Friday, March 28, 2014

Interview with M.J. Neary

Yesterday I reviewed M.J. Neary's wonderful novel of the early 20th century movement for Irish independence, Never Be at Peace. I'm thrilled to share my interview with Neary, so read on to learn more about her and her books.

What was the plot of your very first piece of fiction?

If you are referring to my first novel-length piece of fiction, that would be "Wynfield's Kingdom: a Tale of the London Slums". I started writing it at the age of 15, and completed it at 31. It was featured on the cover of the First Edition Magazine in the UK (no longer in print, unfortunately) and reviewed favorably in the Neo-Victorian Studies Journal in Wales. The novel opens in 1830s Bermondsey, London's most notorious slum, a land of gang wars, freak shows and every depravity known to man. Dr. Thomas Grant, a disgraced physician, adopts Wynfield, a ten-year old thief savagery battered by the gang leader for insubordination. The boy grows up to be a slender, idealistic opium addict who worships Victor Hugo. By day he steals and resells guns from a weapons factory, and by night he amuses filthy crowds with his adolescent girlfriend - a fragile witch with wolfish eyes. The novel also has a theatrical spinoff under the title "Hugo in London". The spunky English thief becomes the prototype for Hugo's rebel heroes.

Do you have any writing rituals or routines?

As a working mother I write whenever I can. Sometimes I rehearse dialogues on my way to work, and then at the end of the day I write them down. Writing doesn't necessarily mean sitting down and writing physically. Sometimes I will spend days and weeks tinkering with a scene or a character in my head. I find that I need to let the text ferment inside my head. Eventually the unnecessary pieces will shrivel up and fall off organically.

Was Never Be At Peace the original title of your book?

Interestingly enough, the original title was "Tears of Emer". Emer was the protagonist's stage and pen name which she borrowed from the Irish mythology. In reality she had nothing in common with that mythological heroine. Emer embodied feminine guile and cruelty, and did not cry unless she was trying to manipulate a male in her presence, while Helena was tomboyish, open-hearted, naive and self-sacrificing. Even though Helena is the central figure, the novel is not just about her, so I changed the title to something broader which would apply to an entire generation of Irish freedom-fighters. My husband suggested incorporating a fragment from Pearse's speech. Never be at peace ... The irony is that peace was never in the cards for Ireland, not after a semblance of freedom was achieved. There was still a lot of bloodshed and suffering in store for the newly liberated nation.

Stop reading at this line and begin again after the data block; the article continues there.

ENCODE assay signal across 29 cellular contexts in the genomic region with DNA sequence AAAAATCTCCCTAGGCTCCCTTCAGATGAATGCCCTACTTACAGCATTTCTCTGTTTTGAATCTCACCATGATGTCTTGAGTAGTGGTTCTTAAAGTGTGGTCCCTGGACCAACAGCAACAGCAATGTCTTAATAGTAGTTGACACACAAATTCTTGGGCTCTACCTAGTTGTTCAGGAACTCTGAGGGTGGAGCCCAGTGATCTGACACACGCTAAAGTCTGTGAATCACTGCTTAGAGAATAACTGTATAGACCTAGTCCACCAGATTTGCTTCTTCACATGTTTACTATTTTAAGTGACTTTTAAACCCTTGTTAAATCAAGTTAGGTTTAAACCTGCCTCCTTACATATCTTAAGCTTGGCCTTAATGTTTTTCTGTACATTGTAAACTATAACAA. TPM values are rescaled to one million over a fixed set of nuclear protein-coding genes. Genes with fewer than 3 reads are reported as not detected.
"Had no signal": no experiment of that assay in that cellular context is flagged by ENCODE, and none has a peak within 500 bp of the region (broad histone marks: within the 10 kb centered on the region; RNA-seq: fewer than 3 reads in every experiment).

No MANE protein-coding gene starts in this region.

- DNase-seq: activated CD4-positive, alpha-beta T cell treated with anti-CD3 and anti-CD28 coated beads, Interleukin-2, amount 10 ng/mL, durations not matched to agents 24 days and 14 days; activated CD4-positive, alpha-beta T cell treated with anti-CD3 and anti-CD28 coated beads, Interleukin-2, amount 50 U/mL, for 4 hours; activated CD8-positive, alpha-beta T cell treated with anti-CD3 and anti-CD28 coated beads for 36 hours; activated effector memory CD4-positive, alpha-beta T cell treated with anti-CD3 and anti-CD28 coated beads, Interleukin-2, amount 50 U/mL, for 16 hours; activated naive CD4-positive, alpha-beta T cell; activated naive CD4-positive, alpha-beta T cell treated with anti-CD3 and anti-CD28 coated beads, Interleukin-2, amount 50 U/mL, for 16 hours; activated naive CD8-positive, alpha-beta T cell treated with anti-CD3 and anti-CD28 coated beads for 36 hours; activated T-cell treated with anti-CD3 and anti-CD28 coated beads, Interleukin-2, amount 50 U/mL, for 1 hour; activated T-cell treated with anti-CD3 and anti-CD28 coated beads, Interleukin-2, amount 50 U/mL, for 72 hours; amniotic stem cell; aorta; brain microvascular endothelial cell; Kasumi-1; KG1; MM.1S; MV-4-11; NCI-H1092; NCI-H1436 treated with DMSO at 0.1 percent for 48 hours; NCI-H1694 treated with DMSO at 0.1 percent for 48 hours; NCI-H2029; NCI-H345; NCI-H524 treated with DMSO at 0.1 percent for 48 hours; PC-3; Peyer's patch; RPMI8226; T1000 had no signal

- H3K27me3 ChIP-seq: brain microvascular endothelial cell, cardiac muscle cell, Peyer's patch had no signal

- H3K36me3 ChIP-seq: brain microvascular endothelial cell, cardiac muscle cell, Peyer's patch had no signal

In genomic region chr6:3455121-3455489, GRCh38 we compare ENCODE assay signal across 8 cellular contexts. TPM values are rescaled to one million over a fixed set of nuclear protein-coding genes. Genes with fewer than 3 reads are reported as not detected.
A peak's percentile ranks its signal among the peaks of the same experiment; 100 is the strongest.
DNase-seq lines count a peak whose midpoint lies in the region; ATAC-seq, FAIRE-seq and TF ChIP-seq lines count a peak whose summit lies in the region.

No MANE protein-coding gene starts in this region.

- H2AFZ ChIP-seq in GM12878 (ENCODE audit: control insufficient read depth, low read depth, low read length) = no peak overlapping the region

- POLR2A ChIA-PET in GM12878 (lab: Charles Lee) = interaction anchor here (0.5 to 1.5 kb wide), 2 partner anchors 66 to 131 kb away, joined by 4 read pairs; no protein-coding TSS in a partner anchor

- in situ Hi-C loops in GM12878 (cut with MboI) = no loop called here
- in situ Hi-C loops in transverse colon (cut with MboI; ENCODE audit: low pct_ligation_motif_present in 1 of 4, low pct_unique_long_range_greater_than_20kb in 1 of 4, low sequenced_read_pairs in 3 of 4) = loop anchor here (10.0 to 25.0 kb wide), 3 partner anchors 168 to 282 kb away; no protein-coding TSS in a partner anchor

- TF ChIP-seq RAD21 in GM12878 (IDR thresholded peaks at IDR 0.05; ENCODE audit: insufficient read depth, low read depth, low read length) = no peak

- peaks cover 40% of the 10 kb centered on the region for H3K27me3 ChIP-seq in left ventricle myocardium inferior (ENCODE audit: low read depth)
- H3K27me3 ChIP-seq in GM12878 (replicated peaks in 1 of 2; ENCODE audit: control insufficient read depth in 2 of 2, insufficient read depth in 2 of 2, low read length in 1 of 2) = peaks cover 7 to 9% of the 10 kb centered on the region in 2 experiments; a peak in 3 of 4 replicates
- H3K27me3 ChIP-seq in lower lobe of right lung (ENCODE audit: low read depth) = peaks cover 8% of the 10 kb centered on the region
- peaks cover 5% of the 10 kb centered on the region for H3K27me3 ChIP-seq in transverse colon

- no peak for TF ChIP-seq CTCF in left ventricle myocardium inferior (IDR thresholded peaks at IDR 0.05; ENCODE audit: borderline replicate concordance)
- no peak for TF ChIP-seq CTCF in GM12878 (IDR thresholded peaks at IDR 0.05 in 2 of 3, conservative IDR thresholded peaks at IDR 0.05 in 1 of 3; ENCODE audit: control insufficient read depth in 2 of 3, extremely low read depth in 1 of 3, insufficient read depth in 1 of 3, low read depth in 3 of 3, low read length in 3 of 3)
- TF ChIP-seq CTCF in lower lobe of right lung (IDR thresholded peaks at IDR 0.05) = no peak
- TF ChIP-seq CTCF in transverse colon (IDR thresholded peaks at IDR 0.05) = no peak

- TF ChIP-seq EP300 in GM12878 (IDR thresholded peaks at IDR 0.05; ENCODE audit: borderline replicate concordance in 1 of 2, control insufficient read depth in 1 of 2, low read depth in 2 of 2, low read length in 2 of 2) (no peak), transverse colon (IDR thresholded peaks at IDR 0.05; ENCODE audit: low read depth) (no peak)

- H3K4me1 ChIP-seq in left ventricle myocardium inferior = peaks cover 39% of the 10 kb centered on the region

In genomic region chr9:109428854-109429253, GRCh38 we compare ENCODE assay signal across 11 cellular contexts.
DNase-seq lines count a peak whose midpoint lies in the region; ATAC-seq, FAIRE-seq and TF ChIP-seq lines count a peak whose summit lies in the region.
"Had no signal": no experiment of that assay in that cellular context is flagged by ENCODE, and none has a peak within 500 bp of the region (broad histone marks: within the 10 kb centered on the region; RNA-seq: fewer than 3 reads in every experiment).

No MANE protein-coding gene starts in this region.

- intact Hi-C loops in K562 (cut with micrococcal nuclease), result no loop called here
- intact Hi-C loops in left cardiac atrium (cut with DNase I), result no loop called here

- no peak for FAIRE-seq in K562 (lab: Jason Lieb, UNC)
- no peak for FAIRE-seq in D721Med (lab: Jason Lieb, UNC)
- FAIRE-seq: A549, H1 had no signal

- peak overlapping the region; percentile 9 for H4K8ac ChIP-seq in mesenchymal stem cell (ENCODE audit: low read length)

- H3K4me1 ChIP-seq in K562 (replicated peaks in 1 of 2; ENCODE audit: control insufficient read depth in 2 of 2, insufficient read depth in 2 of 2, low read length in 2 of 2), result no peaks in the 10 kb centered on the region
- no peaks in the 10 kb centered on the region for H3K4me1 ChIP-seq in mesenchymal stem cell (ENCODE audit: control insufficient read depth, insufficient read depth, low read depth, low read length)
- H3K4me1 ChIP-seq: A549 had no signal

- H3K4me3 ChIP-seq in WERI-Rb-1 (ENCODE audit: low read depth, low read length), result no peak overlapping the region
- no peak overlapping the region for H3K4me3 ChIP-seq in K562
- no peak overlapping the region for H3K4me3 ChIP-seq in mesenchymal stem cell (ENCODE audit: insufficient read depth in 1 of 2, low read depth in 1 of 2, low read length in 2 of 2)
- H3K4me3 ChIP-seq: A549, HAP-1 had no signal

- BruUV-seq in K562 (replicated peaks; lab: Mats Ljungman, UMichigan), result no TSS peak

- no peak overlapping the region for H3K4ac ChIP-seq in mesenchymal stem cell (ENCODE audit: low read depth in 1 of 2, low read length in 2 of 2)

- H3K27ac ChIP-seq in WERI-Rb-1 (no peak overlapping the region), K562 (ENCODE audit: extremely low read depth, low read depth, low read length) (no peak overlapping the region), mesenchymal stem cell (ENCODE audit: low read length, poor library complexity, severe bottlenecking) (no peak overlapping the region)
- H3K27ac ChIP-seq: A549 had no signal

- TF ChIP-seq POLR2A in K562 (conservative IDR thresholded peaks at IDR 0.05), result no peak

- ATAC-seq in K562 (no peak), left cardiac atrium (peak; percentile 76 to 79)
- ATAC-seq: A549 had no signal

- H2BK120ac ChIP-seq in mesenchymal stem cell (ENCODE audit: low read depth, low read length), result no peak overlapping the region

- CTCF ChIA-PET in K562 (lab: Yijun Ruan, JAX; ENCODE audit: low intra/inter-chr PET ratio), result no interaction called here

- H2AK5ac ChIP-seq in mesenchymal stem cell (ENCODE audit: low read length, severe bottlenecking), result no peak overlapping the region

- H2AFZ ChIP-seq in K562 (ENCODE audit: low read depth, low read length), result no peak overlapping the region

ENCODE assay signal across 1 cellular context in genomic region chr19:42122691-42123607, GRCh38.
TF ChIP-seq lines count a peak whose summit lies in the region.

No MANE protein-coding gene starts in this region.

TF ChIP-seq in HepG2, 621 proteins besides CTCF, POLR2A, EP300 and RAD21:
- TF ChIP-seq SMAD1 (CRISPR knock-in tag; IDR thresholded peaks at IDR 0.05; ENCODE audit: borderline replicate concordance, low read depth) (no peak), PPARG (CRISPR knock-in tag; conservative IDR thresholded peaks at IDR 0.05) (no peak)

As you were writing Never Be At Peace, was there a particular scene or character that surprised you?

I would not say that any particular character surprised me, since I did a lot of research. Did I come across a few interesting revelations while researching the lives of Irish revolutionaries? Absolutely. Irish history is so full of contradictions. The biggest contradiction is around the role of women. It was mind-boggling how Ireland took a step back into patriarchal theocracy after splitting from Great Britain. While Ireland was still fighting for her freedom, women were expected to fight shoulder to shoulder with their husbands and brothers. As soon as the Irish finally won their freedom, they drove their women back into the kitchen. It's totally bizarre. The Constitution of 1937 explicitly states that the woman's place is at home. It was perfectly legal to fire women automatically as soon as they got married. The understanding was that if a woman was married, she would start having kids one after another (contraception was outlawed), and she would simply have no time to work. Jobs were reserved for men who had families to support and single women who had nobody to count on. Married women were deemed useless in the workforce. Divorce was also outlawed, so if a married woman was not happy with her husband, she had no way out. No birth control, no job prospects. So while the rest of the world was moving forward, Ireland took a huge step backwards.

Read any good books recently?

As matter of fact, I have read several great novels. Most of them were published by small specialty presses. I find that mainstream books published by big NYC based publishers do not move me. If you want something authentic, original, honest, though-provoking, you have to turn to small presses. You are not going to go to Applebee's for a unique meal. It's a little depressing when you go to a chain book store and see 10 young adult books depicting the same girl with dark roots in a tank top with a layer of gloss over her lips. Great. More Twilight knock-offs. Just what the world needs. I don't go to bookstores anymore. I get e-books online. I love learning about other cultures, so one of the books I read recently was "A Year of Starless Nights" about the plight of a child-bride in modern rural India. I tell you, it's a must-read for all Western women who think they are "oppressed".

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My thanks to Ms. Neary for her time and thoughtful answers. You can learn more about Never Be at Peace at the publisher's website.

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